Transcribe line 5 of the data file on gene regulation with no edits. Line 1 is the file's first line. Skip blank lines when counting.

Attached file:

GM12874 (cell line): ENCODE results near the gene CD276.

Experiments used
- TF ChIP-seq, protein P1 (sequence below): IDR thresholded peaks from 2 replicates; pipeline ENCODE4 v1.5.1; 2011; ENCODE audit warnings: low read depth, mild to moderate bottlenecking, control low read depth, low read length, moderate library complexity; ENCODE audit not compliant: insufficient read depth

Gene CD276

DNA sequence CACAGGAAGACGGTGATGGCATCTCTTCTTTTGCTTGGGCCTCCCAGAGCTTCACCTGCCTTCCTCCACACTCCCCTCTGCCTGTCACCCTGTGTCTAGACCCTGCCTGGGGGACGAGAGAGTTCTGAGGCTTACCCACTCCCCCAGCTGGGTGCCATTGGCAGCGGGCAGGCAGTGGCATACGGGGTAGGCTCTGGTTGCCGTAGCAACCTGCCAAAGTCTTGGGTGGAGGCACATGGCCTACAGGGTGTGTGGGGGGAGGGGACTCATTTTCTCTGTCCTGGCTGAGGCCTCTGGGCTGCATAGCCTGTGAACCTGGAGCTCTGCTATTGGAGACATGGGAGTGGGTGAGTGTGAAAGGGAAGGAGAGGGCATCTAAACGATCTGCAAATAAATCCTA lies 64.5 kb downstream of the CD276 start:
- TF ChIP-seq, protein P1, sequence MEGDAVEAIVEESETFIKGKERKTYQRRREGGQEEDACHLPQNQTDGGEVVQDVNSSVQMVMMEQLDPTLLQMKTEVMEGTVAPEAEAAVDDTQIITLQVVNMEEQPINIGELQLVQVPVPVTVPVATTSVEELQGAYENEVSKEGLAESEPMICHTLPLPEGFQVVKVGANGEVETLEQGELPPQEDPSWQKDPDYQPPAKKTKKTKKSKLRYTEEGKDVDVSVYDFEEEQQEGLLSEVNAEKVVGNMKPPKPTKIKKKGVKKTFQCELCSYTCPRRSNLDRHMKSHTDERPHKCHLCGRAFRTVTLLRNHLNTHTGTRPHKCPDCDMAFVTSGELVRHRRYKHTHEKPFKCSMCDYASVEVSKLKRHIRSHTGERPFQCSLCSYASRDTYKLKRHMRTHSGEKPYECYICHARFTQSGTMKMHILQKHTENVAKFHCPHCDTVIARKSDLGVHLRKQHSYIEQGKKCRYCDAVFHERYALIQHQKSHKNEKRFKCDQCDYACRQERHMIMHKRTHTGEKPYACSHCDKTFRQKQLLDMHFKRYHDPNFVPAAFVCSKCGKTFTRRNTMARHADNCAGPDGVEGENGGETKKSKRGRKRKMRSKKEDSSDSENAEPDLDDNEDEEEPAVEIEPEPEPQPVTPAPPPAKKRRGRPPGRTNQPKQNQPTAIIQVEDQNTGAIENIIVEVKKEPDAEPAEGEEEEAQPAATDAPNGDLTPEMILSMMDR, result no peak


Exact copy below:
DNA sequence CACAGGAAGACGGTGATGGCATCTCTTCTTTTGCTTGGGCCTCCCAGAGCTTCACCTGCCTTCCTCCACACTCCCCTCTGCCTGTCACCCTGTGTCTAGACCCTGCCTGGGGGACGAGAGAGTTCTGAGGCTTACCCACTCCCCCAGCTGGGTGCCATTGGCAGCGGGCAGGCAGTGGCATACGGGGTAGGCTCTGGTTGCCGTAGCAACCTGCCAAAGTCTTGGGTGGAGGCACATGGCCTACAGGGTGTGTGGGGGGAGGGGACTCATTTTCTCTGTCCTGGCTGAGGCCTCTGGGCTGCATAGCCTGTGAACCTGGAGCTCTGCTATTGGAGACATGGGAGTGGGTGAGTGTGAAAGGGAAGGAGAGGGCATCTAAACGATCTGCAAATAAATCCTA lies 64.5 kb downstream of the CD276 start: